Sapper’s The Final Count (1926) saw the Bulldog Drummond formula being shaken and stirred yet again. The first four books in the series are the most popular because they chronicle Drummond’s ongoing battle with criminal mastermind Carl Peterson. The interesting factor is how different the four books are from one another. Sapper seemed determined to cast aside the idea of the series following a template and the result kept the long-running series fresh, as well as atypical.
The most striking feature this time is the decision to opt for a first person narrator in the form of John Stockton, the newest member of Drummond’s gang. While Drummond’s wife, Phyllis, played a crucial role in the first book, she barely registers in the early sequels. One would have expected Sapper to have continued the damsel in distress formula with Phyllis in peril, but he really only exploits this angle in the second book in the series, The Black Gang (1922).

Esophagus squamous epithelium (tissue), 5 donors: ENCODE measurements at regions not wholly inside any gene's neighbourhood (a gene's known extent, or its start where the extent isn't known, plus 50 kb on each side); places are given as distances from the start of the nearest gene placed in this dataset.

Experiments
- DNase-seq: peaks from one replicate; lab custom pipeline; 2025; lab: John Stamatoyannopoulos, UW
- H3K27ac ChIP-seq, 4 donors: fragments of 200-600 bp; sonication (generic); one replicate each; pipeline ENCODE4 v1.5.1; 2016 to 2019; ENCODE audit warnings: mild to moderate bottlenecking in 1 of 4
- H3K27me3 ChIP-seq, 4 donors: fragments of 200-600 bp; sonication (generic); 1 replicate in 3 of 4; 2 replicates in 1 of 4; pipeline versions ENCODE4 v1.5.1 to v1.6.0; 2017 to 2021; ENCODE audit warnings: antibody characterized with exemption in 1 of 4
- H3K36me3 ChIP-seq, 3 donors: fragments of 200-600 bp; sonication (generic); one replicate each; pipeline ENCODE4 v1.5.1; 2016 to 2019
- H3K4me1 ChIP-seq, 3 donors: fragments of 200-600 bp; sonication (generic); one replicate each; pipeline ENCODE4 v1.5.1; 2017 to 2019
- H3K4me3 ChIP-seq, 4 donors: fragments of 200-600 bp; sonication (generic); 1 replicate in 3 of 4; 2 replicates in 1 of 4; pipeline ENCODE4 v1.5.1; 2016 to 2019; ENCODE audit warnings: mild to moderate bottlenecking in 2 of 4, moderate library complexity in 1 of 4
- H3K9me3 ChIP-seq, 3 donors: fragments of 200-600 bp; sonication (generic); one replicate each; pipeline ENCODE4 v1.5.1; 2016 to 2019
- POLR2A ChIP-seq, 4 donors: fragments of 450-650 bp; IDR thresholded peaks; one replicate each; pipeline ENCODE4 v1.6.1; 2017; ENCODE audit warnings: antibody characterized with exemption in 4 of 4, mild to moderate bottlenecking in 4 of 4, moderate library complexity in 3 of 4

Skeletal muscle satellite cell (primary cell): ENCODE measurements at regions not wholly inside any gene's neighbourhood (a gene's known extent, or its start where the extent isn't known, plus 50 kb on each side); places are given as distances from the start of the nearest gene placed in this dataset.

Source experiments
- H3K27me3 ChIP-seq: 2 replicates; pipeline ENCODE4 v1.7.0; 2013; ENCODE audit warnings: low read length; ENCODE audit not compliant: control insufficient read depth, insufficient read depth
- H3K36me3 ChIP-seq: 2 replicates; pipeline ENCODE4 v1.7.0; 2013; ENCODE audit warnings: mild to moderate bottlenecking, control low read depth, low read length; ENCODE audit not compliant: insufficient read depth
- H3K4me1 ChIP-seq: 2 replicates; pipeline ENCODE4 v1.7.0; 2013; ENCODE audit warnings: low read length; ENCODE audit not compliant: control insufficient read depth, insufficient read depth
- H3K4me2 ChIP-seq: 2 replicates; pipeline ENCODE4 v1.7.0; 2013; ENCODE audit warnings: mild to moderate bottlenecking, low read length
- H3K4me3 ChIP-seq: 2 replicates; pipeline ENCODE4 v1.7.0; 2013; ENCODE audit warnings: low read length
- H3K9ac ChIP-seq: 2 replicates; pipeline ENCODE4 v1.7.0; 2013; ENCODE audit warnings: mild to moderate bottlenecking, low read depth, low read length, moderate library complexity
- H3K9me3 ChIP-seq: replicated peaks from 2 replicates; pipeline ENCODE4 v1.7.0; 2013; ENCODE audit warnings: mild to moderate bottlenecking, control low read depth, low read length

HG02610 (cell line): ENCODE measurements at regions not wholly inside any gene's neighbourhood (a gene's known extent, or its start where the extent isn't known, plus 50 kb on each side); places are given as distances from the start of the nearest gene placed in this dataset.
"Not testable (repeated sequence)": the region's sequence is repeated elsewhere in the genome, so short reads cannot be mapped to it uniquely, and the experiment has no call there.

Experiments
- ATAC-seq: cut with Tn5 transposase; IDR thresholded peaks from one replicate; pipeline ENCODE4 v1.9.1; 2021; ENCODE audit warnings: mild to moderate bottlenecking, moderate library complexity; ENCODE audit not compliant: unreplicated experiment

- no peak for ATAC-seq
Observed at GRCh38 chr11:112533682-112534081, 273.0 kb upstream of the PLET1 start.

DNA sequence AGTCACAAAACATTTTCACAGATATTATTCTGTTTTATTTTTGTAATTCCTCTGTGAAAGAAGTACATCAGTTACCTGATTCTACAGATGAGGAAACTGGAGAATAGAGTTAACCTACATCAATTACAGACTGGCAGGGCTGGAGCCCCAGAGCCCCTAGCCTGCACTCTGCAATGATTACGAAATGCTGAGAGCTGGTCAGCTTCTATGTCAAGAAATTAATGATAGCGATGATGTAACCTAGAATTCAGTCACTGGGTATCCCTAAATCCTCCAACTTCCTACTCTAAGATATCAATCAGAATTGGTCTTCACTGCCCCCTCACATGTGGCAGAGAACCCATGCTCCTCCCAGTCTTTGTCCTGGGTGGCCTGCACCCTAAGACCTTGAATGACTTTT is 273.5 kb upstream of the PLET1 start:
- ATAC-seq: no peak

The Black Gang reappear here, if only briefly, and are quickly dispatched by the more competent and deadly foe they face. This befits the more serious tone of this book, which has very few humorous passages. The reason for the somber tone is the focus is on a scientific discovery of devastating consequence that threatens to either revolutionize war or end its threat forever. Robin Gaunt is the tragic genius whose invention of a deadly poison that could wipe out a city the size of London by being released into the air proves eerily prescient.